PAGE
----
Celebrating Athena SWAN's birthday.
Issued: Thu, 21 Jun 2018 15:09:00 BST
As the Athena SWAN Charter celebrates its 13th birthday, we mark 5 years since the University of Glasgow’s first Institutional Bronze Award. Here, we celebrate the impact on female leadership, support for parental leave returners, and the way that the principles have been embraced by Schools, Research Institutes and University Service areas across the institution.
The University benefits from strong female leadership, with a 50-50 gender balance on the Senior Management Group. In 2018, the University celebrates the first woman appointed as Clerk of Senate since the role’s creation 290 years ago. This progress resonates with the University’s commitment under Athena SWAN to improve leadership development opportunities for women. Since 2014/15, the University has supported 62 women in academic and professional service roles on the Aurora Leadership Programme. Of the first three cohorts, 45% subsequently achieved academic promotion or promoted posts in professional roles – further advancing their leadership journeys.
The importance of support on return from maternity leave was identified as crucial for career progression by academic colleagues during consultation for the University’s first Athena SWAN submission. The introduction of Academic Returners and Research Support Schemes was, therefore, prioritised in the original Bronze Action Plan. Under the scheme, research active academic members of staff can apply for up to £10k to support the resumption of their research on return from an extended period of parental leave. In its first three years, the Scheme, which is financed by Colleges within the University, has funded approximately £300k towards supporting the research of those returning from leave. Success of the Scheme has been due to strong engagement with it at a College-level.
Support for parents applies, of course, to students as well as staff. The University’s active and progressive student community is supported by an engaged and inclusive Student Representative Council (SRC). This year, the SRC has worked with student parents and the University Library to create a Family Study Lounge, thus enabling student parents and carers to bring their children to the Library while they study. These bottom-up initiatives are vital to the implementation and success of the Charter.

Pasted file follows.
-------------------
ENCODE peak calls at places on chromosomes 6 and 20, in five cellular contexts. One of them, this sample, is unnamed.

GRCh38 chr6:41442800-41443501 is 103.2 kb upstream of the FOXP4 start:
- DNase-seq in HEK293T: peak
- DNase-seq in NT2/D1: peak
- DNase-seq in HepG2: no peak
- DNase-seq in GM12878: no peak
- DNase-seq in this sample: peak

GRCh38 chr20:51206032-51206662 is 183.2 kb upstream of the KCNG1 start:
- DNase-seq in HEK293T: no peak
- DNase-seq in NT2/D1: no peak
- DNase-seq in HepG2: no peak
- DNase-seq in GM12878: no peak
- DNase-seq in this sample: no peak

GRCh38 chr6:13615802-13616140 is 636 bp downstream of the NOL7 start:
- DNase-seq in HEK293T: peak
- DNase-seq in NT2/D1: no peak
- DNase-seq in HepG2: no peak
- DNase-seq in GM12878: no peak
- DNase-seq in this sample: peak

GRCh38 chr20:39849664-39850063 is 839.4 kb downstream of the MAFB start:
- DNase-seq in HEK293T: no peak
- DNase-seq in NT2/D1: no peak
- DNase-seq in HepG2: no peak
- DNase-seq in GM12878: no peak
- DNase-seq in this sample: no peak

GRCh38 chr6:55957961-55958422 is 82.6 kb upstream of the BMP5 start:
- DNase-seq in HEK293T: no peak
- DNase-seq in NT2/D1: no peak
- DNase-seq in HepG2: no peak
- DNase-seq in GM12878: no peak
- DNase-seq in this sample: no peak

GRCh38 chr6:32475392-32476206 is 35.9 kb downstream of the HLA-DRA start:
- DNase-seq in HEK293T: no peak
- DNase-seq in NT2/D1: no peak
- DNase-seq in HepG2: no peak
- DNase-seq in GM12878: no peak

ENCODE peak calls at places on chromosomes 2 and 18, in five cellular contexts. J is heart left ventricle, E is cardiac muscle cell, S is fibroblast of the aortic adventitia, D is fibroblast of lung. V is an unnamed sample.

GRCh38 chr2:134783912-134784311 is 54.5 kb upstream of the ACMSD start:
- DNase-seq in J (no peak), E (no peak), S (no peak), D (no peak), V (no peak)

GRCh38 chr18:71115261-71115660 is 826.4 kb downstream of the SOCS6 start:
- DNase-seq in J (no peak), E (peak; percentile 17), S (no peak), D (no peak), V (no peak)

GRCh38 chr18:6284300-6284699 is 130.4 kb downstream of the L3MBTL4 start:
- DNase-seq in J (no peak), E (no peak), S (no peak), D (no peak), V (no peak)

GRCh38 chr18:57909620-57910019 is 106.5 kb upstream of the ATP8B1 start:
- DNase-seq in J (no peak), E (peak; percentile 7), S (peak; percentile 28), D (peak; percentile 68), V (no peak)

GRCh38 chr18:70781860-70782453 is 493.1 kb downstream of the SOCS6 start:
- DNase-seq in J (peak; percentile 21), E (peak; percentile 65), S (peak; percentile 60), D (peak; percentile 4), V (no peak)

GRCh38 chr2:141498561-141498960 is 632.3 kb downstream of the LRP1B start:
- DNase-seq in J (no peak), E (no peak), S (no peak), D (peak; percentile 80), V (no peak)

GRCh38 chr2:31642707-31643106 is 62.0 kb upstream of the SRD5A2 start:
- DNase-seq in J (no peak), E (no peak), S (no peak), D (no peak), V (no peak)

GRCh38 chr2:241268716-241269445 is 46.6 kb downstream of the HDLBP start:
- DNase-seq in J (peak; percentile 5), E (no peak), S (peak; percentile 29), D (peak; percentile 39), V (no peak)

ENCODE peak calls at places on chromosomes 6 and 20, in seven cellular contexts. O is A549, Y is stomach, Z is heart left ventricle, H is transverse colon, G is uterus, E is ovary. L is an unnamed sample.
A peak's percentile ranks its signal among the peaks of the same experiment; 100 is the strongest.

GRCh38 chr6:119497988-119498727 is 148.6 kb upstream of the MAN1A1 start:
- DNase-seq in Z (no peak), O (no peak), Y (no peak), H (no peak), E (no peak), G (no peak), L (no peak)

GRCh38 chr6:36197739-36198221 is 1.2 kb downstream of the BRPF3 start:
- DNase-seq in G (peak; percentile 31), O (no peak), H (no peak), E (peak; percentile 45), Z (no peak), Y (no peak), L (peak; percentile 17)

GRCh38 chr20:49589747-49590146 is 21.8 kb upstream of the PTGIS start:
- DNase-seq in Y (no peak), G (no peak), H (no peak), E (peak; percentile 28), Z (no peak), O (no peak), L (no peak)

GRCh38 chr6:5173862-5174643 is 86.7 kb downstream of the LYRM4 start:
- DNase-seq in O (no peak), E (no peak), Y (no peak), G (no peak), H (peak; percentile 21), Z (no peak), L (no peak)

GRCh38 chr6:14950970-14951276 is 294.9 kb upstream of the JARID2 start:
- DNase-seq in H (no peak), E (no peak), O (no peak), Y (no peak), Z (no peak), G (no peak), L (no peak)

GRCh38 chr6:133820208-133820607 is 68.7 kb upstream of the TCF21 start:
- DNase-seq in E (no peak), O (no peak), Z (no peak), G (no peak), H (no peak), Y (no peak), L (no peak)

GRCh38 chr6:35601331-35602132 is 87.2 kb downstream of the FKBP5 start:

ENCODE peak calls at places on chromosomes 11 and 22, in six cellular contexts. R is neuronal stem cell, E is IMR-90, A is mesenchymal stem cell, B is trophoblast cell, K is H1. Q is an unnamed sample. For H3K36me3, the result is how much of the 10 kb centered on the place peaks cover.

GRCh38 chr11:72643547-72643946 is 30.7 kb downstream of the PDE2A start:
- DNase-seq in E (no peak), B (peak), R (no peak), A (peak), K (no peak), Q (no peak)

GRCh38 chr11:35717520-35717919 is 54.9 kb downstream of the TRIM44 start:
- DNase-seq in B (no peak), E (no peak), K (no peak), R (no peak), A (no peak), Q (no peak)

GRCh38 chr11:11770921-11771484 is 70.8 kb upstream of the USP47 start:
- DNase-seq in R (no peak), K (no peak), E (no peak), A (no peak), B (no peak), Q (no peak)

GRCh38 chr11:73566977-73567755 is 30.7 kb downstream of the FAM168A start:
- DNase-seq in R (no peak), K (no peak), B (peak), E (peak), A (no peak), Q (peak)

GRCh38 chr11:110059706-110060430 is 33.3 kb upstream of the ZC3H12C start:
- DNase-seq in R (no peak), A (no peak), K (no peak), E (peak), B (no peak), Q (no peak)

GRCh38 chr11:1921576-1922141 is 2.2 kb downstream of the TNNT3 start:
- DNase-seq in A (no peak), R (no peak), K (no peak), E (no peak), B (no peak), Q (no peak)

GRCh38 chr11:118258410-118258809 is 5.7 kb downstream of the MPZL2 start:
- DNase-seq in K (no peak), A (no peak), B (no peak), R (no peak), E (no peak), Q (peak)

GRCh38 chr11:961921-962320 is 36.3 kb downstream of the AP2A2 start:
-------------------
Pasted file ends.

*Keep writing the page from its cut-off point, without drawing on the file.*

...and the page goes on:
The University’s Schools and Research Institutes currently hold 18 Departmental Awards (1 Gold; 3 Silver; 14 Bronze). The commitment and continued efforts of Athena SWAN leads and SATs is vital to successfully embed the Charter across the institution. The University introduced recommended workload allocations for Athena SWAN roles; leadership of Athena SWAN SATs is recognised in promotion and in performance and development review processes; and, since 2016, the University has hosted an annual reception for all SAT leads and members to acknowledge and celebrate their achievements.
Whilst celebrating achievements under the Athena SWAN Charter, we remain mindful of the work still to be done. In particular, on the gender pay gap and support for colleagues in professional services roles. Our transition to the post-May process at the earliest opportunity reflects the University’s ambitions to adopt a more progressive approach through the expanded Charter principles and we look forward to being a part of the Charter’s continued evolution and success.